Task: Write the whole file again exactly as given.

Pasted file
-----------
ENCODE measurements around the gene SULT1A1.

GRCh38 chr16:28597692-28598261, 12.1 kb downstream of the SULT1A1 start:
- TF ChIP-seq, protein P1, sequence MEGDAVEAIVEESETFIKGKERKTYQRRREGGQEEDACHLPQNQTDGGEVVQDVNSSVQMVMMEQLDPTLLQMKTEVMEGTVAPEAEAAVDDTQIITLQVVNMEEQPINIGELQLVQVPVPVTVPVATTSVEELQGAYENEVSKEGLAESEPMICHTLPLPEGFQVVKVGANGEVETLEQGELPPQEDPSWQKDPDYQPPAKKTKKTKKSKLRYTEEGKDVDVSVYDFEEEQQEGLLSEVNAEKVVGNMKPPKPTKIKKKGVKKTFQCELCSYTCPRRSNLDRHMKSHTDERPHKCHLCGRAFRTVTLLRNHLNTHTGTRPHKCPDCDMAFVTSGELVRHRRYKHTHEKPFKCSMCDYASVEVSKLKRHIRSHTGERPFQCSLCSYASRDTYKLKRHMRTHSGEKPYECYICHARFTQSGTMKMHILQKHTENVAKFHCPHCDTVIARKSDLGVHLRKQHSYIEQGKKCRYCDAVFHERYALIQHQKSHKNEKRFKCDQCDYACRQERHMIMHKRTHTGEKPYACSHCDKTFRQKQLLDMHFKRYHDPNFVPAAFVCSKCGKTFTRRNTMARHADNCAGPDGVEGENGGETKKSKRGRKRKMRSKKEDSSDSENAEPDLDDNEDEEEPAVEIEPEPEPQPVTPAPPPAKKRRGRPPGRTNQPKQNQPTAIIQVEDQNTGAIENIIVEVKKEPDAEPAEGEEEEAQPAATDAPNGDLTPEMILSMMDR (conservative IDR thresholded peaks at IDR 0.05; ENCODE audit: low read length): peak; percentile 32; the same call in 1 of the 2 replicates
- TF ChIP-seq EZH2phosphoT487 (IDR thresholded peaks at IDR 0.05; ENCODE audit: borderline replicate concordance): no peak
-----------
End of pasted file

ENCODE measurements around the gene SULT1A1.

GRCh38 chr16:28597692-28598261, 12.1 kb downstream of the SULT1A1 start:
- TF ChIP-seq, protein P1, sequence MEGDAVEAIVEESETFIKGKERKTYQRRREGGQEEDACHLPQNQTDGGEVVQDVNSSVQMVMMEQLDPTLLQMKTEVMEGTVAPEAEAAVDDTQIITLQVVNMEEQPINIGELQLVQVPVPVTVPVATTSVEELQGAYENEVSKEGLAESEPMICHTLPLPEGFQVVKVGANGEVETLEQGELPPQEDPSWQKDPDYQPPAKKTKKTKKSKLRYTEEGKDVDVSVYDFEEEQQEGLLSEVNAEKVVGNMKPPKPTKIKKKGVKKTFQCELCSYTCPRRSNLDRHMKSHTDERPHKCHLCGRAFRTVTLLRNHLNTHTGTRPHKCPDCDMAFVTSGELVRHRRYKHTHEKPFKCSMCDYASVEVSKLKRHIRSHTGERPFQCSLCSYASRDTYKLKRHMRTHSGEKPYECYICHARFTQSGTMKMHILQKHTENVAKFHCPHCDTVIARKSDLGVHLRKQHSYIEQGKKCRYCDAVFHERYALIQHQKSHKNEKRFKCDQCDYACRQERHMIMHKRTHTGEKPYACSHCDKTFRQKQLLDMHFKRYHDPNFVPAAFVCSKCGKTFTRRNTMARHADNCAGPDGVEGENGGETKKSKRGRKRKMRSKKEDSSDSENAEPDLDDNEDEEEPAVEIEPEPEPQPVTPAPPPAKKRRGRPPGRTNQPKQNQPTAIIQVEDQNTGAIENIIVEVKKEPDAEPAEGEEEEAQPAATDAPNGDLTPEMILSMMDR (conservative IDR thresholded peaks at IDR 0.05; ENCODE audit: low read length): peak; percentile 32; the same call in 1 of the 2 replicates
- TF ChIP-seq EZH2phosphoT487 (IDR thresholded peaks at IDR 0.05; ENCODE audit: borderline replicate concordance): no peak